April 28, 1863
Emperor Napoleon III issues a press release, regarding the planned Salon des Refusés (literally, Exhibition of the Rejected Ones):
An exhibition will open on 15 May…Artists have until 7 May to withdraw their works…After this date works that have not been withdrawn will be placed on show.
Here’s the backstory: This statement, and the idea of the exhibition of rejected works, was formulated out of a sense of political fear on Napoleon’s part. The annual Paris Salon was a traditional, fairly conservative art exhibition that was presented each year, sponsored in part by the French government. Acceptance and praise from the Salon was essential for a successful artistic career. Private galleries had no weight at all.
This particular year, the Salon jury rejected two-thirds of the works presented to them, including work by such now-recognized masters as Courbet, Manet and Pissarro. The rejected artists and their supporters weren’t happy, and news of their protests reached the ears of the politically sensitive Napoleon. His office issued a statement saying:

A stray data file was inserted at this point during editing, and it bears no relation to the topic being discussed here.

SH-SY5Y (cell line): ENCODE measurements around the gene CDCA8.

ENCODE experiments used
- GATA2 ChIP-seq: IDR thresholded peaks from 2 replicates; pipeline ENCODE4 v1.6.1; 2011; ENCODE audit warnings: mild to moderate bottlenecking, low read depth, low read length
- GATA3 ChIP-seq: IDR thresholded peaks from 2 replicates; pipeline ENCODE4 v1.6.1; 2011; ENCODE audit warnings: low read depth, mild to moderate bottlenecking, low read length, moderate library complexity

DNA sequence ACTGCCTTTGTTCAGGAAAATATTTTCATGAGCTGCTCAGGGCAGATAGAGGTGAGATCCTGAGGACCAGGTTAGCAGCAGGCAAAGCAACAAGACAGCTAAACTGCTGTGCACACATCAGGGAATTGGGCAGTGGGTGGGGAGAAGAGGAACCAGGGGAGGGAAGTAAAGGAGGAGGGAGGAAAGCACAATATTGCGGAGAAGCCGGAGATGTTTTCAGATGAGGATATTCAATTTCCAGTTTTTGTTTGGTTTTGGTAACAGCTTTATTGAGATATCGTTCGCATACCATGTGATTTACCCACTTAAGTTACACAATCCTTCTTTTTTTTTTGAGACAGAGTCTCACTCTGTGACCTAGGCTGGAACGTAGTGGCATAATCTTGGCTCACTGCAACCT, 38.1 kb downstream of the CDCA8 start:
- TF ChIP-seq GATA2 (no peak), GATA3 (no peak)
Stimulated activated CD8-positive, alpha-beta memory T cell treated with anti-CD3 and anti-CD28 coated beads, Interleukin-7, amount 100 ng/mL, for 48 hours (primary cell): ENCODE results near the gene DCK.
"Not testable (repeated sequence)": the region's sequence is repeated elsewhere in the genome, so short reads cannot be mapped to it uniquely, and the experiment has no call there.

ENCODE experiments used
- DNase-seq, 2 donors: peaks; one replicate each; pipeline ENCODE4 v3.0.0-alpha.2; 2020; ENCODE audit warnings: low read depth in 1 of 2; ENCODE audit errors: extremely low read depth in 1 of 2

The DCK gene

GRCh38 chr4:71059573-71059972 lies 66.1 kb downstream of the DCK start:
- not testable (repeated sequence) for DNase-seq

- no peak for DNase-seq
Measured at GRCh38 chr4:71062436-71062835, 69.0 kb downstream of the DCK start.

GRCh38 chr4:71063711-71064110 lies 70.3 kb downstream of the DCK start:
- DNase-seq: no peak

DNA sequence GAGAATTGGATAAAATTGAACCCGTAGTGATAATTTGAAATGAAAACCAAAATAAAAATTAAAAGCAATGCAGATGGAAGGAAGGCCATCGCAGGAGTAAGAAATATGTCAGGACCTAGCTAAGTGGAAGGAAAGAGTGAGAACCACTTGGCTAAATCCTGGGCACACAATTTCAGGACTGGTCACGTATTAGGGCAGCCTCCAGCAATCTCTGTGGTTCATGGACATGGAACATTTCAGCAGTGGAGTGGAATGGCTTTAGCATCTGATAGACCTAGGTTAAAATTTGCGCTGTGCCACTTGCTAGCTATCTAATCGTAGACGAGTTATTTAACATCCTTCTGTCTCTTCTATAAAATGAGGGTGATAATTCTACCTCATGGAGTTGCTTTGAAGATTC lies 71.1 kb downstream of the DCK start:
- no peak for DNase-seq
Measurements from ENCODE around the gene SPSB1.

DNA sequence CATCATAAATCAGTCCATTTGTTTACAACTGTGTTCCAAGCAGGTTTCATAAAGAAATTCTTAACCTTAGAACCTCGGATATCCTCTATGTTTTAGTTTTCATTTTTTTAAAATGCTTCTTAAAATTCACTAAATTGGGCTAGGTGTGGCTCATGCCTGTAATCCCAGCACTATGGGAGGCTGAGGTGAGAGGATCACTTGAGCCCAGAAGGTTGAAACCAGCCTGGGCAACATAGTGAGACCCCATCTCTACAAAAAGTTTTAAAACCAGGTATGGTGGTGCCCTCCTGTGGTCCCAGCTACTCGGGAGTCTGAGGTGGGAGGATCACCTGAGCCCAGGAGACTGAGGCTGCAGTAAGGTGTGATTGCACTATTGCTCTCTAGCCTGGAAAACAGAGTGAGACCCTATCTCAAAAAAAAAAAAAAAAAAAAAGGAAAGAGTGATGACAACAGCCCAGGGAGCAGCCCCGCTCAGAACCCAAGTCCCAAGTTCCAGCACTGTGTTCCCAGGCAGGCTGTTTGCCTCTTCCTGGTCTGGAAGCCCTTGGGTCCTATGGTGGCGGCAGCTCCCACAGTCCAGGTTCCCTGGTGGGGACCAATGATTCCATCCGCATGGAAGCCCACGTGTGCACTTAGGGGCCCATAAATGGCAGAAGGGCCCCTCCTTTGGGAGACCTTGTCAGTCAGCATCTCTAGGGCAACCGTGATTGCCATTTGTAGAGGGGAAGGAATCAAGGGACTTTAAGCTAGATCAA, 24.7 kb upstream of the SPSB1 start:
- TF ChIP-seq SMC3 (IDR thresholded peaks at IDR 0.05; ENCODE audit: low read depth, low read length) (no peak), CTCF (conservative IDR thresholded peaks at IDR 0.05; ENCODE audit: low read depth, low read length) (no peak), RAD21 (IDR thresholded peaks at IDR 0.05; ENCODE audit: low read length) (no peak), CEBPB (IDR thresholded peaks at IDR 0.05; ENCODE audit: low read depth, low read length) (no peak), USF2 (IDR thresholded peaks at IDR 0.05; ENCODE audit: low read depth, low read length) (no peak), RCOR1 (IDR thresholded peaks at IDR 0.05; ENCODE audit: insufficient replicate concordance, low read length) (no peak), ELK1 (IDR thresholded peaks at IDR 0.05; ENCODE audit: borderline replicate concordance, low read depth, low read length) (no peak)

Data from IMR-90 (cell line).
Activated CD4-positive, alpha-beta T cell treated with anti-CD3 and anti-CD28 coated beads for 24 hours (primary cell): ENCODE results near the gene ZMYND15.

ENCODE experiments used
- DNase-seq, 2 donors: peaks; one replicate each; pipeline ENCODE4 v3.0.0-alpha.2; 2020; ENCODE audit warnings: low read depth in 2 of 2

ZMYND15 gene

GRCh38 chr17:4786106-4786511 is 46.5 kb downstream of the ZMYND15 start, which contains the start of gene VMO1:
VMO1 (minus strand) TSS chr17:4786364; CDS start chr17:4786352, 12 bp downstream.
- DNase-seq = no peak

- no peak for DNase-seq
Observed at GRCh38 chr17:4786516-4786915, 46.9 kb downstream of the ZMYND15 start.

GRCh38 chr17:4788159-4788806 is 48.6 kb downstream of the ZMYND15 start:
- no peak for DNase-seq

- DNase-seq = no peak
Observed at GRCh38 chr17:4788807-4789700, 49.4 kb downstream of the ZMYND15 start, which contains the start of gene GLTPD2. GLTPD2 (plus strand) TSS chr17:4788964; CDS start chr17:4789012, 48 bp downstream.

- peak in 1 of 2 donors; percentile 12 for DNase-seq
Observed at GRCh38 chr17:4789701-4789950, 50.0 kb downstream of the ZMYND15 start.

Numerous complaints have come to the Emperor on the subject of the works of art which were refused by the jury of the Exposition. His Majesty, wishing to let the public judge the legitimacy of these complaints, has decided that the works of art which were refused should be displayed in another part of the Palace of Industry.
Accordingly, the advertisement above was posted in the paper, giving artists a chance to opt out of the exhibition. Probably the most famous of the rejected works is Manet’s Le Déjeuner sur l’herbe (Luncheon on the Grass).